by Julián Gutiérrez Castaño
Colombian CPTer Julián Gutiérrez offers this mini-primer on the role of paramilitary groups both historically and in the current face of violence in his country.
In recent months, officials of the Álvaro Uribe Government have said that “the nation is not ready to know the whole truth” about the Paramilitary Demobilization Process. This statement exposes the extent of the collaboration between paramilitaries and elected politicians – a phenomenon known as "parapolitics."
In Colombia, paramilitarism originated in different times and places. Founding groups include the “Death to Kidnappers” band (“Muerte a los Secuestradores” or MAS), formed by the Medellín Drug Cartel in the Magdalena Medio region in the 80s; the “social cleansing” groups, known as “The Black Hand,” founded by intolerant civilians and members of public security forces; the private security forces created by the ranchers and agro-industrialists; and mercenary troops paid by narco-traffickers to take control of strategic territories for cultivating coca and trafficking narcotics and guns. Later, these groups united under one umbrella – the “United Self-defense Forces of Colombia” (“Autodefensas Unidadas de Colombia” or AUC).
The work of the paramilitaries was not limited to protecting private property or the murder of kidnappers and people deemed undesirables – homeless people, drug consumers, lesbians, gays, bisexuals, and transsexuals. Their work extended to the extermination of the Patriotic Union (a legal political party formed after agreements between the government and guerilla groups); the elimination of union leaders, intellectuals and activists; and the displacement, murder, disappearance and massacre of rural populations in order to take over their territories. The government, public security forces, and powerful economic groups – including multinationals such as Coca Cola, Nestle and Anglo Gold Ashanti – have supported this work.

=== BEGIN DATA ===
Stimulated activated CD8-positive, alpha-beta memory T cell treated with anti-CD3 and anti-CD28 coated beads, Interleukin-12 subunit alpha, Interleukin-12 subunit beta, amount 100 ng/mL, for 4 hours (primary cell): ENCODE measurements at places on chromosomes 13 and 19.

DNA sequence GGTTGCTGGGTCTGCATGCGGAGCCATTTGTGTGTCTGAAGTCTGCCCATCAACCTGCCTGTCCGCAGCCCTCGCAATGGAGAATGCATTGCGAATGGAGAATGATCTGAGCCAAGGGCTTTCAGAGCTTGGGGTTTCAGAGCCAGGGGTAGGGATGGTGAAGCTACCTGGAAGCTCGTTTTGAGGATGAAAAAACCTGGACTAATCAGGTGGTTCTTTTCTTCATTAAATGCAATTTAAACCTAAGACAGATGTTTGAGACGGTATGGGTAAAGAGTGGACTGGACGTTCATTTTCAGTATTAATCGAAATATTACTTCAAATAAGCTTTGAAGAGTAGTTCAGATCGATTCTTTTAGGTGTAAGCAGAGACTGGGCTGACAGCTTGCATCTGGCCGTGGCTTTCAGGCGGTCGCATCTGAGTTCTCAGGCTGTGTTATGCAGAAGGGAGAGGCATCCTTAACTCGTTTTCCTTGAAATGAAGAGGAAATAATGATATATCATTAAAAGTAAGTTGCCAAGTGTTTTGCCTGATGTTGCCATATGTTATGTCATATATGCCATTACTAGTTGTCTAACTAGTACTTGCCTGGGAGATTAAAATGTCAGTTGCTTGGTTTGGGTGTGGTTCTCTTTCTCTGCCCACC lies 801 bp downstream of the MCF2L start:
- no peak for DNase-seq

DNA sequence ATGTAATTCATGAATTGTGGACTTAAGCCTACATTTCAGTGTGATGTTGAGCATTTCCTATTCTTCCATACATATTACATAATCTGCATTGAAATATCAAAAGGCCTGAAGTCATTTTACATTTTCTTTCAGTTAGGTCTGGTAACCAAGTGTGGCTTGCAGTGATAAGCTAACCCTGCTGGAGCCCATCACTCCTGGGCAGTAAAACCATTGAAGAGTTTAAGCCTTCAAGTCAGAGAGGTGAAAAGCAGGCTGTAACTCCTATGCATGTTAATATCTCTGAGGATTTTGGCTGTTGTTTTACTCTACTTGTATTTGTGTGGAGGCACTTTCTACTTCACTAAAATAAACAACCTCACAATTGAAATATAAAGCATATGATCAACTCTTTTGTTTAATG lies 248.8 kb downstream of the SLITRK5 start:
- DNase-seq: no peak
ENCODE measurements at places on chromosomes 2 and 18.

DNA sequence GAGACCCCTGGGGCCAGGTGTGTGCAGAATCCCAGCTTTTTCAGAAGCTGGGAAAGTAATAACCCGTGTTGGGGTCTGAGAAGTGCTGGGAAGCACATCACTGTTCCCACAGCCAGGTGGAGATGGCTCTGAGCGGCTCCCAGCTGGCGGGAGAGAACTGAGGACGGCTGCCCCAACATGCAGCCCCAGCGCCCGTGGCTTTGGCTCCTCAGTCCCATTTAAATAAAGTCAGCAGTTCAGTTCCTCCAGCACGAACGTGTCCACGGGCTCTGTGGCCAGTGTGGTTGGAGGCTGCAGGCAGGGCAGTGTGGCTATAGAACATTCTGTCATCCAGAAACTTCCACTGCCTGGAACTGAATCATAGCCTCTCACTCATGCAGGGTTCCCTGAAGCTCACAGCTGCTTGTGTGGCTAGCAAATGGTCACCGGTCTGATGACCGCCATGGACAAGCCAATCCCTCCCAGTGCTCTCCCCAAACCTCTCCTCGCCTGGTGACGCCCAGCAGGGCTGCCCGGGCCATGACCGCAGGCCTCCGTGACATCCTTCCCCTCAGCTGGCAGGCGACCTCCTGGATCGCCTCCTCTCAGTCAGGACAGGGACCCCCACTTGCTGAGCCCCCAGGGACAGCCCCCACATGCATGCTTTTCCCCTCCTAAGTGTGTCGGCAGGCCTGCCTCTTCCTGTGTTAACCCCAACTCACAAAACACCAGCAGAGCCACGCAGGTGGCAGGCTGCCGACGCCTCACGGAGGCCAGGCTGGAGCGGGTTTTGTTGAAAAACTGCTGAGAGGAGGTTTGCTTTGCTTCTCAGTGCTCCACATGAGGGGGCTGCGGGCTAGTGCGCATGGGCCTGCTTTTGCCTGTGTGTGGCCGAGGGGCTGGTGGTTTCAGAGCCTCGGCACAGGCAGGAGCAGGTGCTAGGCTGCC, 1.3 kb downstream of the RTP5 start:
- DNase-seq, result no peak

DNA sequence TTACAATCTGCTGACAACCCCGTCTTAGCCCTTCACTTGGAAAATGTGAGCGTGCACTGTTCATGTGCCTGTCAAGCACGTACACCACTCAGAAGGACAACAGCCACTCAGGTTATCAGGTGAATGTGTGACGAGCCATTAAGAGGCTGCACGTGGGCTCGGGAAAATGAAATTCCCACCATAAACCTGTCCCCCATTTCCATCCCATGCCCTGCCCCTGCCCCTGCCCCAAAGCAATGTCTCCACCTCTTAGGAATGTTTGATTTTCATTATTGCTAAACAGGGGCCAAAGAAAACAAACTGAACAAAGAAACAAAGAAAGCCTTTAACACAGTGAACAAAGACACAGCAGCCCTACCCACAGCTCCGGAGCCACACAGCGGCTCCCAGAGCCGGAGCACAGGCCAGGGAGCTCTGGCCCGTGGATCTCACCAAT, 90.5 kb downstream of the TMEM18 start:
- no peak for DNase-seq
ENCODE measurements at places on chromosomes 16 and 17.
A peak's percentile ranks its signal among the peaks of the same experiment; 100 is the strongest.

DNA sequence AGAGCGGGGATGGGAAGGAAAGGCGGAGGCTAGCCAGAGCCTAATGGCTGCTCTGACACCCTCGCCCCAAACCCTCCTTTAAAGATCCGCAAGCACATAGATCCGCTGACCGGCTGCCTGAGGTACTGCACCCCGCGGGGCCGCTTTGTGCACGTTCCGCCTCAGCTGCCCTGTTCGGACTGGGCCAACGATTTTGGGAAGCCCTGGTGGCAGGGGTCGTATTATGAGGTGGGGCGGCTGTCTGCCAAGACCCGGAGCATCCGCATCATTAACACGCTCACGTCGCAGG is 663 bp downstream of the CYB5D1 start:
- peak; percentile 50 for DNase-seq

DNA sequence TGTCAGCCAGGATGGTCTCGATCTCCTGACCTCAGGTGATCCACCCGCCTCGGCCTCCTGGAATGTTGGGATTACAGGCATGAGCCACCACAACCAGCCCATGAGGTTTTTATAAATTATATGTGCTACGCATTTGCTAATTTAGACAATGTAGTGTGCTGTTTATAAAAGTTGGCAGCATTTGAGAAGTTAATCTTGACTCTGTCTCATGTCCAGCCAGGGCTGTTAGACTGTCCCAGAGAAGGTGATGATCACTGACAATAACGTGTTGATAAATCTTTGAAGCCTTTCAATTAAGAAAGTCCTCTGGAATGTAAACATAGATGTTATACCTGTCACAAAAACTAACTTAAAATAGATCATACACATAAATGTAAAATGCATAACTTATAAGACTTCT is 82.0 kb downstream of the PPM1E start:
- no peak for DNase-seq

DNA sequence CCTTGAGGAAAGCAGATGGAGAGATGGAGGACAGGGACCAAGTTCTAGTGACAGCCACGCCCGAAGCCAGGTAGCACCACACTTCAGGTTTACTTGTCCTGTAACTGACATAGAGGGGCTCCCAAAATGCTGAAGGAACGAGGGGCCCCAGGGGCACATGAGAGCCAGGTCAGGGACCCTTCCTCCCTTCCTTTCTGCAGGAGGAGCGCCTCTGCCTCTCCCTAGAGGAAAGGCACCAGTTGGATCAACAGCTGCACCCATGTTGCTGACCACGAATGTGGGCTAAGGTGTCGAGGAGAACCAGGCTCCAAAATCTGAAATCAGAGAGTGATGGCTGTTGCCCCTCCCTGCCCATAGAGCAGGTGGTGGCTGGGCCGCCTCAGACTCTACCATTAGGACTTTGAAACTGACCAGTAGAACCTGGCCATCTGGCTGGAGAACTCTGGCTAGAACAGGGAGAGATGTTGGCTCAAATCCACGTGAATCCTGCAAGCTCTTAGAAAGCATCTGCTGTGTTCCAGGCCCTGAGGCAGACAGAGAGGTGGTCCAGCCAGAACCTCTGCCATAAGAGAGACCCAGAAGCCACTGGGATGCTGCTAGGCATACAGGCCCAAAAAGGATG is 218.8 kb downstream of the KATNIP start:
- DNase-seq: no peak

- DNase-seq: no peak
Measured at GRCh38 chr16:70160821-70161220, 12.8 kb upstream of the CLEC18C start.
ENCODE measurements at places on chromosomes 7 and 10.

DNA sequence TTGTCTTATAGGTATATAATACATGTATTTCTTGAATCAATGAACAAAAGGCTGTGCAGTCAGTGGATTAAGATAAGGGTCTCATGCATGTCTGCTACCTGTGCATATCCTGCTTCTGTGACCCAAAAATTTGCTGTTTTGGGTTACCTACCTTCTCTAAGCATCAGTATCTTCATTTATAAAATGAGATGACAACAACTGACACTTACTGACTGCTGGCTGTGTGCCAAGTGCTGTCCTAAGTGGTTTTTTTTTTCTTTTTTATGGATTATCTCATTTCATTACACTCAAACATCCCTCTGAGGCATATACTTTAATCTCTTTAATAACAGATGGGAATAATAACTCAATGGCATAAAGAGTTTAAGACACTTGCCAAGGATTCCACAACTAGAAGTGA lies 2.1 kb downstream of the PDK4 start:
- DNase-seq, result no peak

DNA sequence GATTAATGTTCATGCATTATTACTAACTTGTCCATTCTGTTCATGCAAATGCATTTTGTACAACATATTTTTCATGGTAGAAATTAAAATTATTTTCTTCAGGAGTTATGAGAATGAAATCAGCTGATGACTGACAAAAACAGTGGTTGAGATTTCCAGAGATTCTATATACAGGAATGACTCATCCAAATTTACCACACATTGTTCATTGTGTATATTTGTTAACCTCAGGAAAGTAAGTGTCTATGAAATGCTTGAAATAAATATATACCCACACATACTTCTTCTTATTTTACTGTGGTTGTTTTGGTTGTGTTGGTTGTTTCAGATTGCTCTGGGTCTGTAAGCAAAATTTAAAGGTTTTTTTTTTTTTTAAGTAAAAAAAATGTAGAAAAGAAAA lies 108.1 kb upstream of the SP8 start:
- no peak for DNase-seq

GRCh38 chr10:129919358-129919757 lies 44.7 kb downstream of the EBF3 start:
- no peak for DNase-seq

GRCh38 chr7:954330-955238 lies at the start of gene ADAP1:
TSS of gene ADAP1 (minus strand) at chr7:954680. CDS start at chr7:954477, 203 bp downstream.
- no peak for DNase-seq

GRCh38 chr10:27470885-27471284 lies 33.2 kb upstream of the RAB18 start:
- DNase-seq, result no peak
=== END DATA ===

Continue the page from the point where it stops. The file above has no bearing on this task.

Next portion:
Since 2006, the Attorney General’s Office and the Supreme Court have linked congresspeople, governors, mayors, ambassadors and officials with the “parapolitics” investigations. All the accused belong to President Alvaro Uribe’s government coalition, causing an opposition senator to propose changing the term “parapolitics” to “para-Uribe-ism.” Many demobilized paramilitaries have not yet made their obligatory confessions and the investigations have just begun.
On September 11, 2007, the Human Rights Worker Coalition of Barrancabermeja, where CPT is based, held a conference about the paramilitary demobilization process. The conference was partially a response to the declarations of a demobilized ex-paramilitary chief and former commander of the Bloque Central Bolívar (Central Bolivar Bloc) of the AUC, the group CPT has encountered most in its work over the past 5 years. Rather than resolve the details of massacres committed in the region by the paramilitaries, his public testimony accused many of Barrancabermeja’s nongovernmental organizations of working for the guerrillas. His accusations are consistent with the paramilitary strategy of victim-blaming, justifying his own actions as well as the position of the Colombian government, which insists that paramilitarism is a political crime.
Perhaps Colombians are not ready to know the whole truth about paramilitarism – a truth that would shake the very foundations of the country’s economic system. But that is not a good reason to let impunity continue. Organizations that form the Human Rights Coalition are taking difficult and daring steps to expose the face of paramilitarism – necessary steps in a country that very much needs to come to terms with the whole truth